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Real lives lost – the true dolphin, porpoise and whale stories behind the bycatch statistics

Every dolphin, porpoise and whale who dies in fishing gear was an individual with their...

No more dolphin, porpoise and whale deaths in UK fishing gear – join us in saying ‘Goodbye Bycatch’

More than 1,000 dolphins, porpoises and whales die in fishing gear in UK seas every...

Whales and dolphins have flippin’ awesome support bubbles

Friends and family all get involved in bringing up the younger generation of whales and...
two underwater no border

Joy and sadness watching Hector’s dolphins in their wild place

The widening estuary is deserted...  it was not always like this - a rusting trypot...
A mother and baby Commerson's

A breath of fresh air – why I love studying beautiful Commerson’s dolphins

Lockdown in Argentina has been long and tough and so I was excited when restrictions...
© V. Mignon

Covid and conservation – how we protected whales and dolphins together in 2020

© V. Mignon As we begin a new year, our chair of trustees, Lisa Drewe,...

Robotic dolphins – an alternative for the captive dolphin industry?

A deceptively realistic robotic dolphin, made headlines recently, causing people to ask whether robots like...

Save the whales, save the world – convincing governments that whales will help us fight the climate crisis

Whales and dolphins are awesome. They are intelligent, self-aware, socially complex and they need and...

Robotic dolphins – an alternative for the captive dolphin industry?

A deceptively realistic robotic dolphin, made headlines recently, causing people to ask whether robots like this could provide an alternative to the cruelty of keeping dolphins in tanks for human entertainment? It’s an interesting question so let’s explore...

The realistic looking robot dolphin © Edge Innovations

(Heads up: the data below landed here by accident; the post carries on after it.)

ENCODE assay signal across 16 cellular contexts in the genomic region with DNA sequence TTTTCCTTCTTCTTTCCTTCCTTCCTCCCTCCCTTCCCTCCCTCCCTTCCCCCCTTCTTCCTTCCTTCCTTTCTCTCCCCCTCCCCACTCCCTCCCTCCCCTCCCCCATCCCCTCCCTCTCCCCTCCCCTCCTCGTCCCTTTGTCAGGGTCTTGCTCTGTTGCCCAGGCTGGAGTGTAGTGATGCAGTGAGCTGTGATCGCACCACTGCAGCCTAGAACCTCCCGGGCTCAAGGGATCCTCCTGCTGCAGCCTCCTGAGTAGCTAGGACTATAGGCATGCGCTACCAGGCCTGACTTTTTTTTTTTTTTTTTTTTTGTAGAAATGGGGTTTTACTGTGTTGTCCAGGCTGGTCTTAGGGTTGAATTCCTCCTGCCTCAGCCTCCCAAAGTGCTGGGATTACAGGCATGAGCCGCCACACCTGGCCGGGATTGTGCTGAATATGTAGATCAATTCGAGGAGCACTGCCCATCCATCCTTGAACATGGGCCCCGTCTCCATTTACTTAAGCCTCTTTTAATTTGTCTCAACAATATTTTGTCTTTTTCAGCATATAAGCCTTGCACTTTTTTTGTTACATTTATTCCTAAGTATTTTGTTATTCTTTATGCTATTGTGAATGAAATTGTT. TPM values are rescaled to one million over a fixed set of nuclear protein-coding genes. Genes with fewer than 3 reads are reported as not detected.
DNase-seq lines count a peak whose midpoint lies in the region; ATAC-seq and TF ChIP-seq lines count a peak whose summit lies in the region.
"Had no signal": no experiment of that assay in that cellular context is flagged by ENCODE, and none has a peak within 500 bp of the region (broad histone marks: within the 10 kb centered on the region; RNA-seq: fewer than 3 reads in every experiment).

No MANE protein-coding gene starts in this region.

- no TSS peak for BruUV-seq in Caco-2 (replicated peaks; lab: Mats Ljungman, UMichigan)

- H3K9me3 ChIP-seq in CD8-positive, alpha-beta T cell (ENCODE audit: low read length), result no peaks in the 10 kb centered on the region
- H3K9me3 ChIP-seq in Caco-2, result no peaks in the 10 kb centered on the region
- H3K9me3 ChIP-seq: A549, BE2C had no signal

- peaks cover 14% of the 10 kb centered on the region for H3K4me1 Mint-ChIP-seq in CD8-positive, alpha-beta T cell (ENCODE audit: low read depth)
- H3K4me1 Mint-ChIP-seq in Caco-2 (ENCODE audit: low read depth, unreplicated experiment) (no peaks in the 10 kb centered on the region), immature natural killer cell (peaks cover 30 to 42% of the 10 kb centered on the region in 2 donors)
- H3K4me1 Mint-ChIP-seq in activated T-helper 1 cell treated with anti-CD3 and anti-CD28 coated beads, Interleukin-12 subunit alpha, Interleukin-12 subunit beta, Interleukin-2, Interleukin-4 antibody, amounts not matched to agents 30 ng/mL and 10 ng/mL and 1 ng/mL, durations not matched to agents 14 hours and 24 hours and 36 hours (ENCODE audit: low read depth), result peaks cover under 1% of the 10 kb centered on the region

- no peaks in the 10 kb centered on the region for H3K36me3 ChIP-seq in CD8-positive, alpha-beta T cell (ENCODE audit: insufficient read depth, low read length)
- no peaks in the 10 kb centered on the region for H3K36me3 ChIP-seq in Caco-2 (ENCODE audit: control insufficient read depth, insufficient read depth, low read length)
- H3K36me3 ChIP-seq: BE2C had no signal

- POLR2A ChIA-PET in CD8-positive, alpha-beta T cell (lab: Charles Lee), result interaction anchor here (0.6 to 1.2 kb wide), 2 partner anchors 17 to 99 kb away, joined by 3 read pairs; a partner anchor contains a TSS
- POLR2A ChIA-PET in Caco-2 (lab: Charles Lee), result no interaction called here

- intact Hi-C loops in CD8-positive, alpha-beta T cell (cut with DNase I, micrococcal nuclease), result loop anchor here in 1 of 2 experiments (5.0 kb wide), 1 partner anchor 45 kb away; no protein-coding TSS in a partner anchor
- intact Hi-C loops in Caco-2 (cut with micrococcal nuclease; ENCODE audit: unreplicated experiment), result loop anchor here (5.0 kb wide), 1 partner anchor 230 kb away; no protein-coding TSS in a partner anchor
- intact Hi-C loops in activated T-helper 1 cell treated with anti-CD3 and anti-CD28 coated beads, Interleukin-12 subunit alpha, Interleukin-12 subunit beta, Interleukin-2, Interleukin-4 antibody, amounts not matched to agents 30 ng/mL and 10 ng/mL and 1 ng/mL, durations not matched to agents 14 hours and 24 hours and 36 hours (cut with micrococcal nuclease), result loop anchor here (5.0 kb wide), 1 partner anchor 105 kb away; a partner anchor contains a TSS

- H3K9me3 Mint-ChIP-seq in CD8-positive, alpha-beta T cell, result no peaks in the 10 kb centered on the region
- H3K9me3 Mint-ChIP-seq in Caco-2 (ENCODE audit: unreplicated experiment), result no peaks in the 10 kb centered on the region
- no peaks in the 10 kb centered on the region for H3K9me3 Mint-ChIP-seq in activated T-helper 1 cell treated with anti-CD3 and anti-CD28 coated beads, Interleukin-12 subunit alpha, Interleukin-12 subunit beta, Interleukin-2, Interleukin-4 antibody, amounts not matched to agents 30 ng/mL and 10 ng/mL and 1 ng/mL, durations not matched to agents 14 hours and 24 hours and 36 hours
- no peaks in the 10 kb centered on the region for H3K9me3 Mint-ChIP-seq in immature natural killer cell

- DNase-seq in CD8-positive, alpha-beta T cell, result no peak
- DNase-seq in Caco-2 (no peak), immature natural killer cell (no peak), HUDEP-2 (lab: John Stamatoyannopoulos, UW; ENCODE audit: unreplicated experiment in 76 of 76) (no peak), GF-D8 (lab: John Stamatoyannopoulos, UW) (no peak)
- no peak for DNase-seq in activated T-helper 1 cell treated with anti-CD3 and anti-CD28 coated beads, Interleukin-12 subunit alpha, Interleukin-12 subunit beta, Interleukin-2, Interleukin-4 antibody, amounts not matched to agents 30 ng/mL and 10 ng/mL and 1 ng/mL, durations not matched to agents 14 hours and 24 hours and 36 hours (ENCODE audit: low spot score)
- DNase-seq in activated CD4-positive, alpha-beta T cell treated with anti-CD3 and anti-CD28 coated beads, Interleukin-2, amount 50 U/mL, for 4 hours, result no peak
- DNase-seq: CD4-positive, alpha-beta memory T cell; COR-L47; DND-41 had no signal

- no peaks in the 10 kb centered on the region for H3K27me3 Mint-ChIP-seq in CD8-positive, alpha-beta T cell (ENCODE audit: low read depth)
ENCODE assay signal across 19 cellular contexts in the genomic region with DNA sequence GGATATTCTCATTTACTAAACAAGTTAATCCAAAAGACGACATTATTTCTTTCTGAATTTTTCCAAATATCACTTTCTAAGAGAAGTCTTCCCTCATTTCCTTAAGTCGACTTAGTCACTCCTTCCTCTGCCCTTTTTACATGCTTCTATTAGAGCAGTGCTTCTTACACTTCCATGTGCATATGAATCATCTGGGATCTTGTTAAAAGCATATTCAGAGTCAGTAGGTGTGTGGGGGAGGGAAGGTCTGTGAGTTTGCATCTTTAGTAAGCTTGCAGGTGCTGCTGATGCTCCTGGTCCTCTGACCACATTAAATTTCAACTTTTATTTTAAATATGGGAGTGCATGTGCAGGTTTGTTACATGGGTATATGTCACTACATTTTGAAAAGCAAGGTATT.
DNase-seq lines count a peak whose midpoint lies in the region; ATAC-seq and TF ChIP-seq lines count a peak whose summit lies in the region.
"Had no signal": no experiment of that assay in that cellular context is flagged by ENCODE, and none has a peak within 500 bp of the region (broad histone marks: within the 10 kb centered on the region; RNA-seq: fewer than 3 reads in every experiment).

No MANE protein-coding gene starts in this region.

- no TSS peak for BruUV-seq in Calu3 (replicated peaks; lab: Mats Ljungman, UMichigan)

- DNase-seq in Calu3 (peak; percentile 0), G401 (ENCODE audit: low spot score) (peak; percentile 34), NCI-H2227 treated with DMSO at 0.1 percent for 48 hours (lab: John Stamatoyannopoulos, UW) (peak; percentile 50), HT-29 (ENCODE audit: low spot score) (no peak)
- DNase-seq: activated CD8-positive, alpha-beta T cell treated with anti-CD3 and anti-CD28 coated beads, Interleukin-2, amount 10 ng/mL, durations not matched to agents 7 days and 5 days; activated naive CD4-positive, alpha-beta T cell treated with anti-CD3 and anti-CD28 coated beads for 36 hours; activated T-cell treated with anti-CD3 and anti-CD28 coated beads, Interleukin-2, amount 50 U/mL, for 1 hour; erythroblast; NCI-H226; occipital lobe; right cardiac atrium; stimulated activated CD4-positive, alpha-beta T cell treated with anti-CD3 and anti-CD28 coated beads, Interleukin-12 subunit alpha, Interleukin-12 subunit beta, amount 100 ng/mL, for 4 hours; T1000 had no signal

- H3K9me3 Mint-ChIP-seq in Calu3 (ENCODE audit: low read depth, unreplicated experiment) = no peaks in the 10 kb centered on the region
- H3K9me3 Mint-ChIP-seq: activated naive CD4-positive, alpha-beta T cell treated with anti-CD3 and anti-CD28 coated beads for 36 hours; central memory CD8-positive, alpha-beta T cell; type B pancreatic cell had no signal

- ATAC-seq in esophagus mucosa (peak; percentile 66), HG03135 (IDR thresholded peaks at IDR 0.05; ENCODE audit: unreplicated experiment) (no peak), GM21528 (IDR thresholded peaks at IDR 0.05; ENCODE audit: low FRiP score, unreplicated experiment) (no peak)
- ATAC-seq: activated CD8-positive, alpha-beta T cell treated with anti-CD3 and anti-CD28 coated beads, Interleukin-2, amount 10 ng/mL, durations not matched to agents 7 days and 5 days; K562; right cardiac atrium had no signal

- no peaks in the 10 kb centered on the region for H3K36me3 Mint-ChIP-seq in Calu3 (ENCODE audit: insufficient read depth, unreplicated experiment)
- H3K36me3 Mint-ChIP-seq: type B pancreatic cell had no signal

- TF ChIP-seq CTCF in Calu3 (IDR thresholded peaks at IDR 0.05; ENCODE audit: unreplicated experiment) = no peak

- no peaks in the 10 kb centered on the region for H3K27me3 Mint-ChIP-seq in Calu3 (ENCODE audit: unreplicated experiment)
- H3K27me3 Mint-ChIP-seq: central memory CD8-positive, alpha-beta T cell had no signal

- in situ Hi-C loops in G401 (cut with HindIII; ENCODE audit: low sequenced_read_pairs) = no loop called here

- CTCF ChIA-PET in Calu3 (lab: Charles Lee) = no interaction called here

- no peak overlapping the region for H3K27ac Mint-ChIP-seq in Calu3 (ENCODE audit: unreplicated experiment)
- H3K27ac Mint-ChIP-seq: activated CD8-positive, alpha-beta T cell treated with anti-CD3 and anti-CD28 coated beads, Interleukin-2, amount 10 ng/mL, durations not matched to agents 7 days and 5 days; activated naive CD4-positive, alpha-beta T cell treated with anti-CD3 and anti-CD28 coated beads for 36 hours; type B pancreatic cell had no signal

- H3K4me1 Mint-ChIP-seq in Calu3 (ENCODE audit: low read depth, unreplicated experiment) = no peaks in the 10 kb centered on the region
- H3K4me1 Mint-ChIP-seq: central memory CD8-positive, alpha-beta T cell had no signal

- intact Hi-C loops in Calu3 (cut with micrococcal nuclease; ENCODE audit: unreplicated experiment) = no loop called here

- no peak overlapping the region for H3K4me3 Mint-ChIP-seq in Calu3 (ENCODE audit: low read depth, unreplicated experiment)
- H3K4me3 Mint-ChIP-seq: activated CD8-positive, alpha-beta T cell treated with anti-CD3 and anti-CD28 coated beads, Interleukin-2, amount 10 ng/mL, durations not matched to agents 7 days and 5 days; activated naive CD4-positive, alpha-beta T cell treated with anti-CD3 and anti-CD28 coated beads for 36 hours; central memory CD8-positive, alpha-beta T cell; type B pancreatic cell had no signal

The realistic looking robot dolphin © Edge Innovations

Your donation will help us end dolphin captivity by developing solutions like sanctuaries

While criticism of holding whales and dolphins in captivity is growing, alternatives are being invented. Virtual reality and animatronic technologies have improved massively and this robotic dolphin has been created by an engineering company in the US. It is two and a half metres long, weighs 250 kg and its skin is made from medical-grade silicone. It resembles a bottlenose dolphin so closely that we would be hard-pressed to tell the difference from a distance – it’s quite incredible! And the price?  A staggering $26 million.

WDC supports alternative solutions to the display of whales and dolphins. A life in a tank, let alone the capture and transport, is extremely stressful for these intelligent and social mammals.

But is it as simple as just replacing live captive dolphins with robotic ones? Presenting these ‘techno-dolphins‘ in their natural environment and using them to demonstrate dolphins' natural behaviours could be an extremely powerful educational tool, whereas encouraging people to interact with a robotic dolphin in a featureless pool environment somehow just perpetuates the myth that dolphins belong in tanks and risks encouraging people to want to swim with real dolphins.

Robotic dolphin with swimmer © Edge Innovations
Robotic dolphin with swimmer © Edge Innovations

The suffering of dolphins in captivity needs to end and we welcome all innovations that will help us get there. One solution is the creation of ocean sanctuaries like the beluga sanctuary that we’ve created in Iceland in partnership with the SEA LIFE Trust. This world first project allows captive belugas to live in a natural ocean environment where they no longer have to perform in shows and have much more choice as to how they live their daily lives.

The residents of the world's first whale sanctuary
The residents of the world's first whale sanctuary

More sanctuaries are needed for other species in other locations but this won‘t happen overnight and in the meantime, we need to change the image of dolphins that still prevails in some parts of our society.  Whether real dolphins or robots, instead of watching them jump in tanks and interact with humans we should be learning about their natural behaviours, social structures and their need for protection in the wild. These incredible robotic dolphins and other advances in technology have the potential to help enormously with this and we are excited to see where this goes. But let’s not put them in tanks.

You can help end captivity with a donation

Your gift, whether large or small, will help us support alternatives to cruel dolphin captivity.

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About Ulla Ludewig

Projektreferentin - Ulla Christina Ludewig setzt sich im deutschen und internationalen WDC-Team für die Schließung von Delfinarien und verantwortungsbewusste Wal- und Delfinbeobachtung ein.

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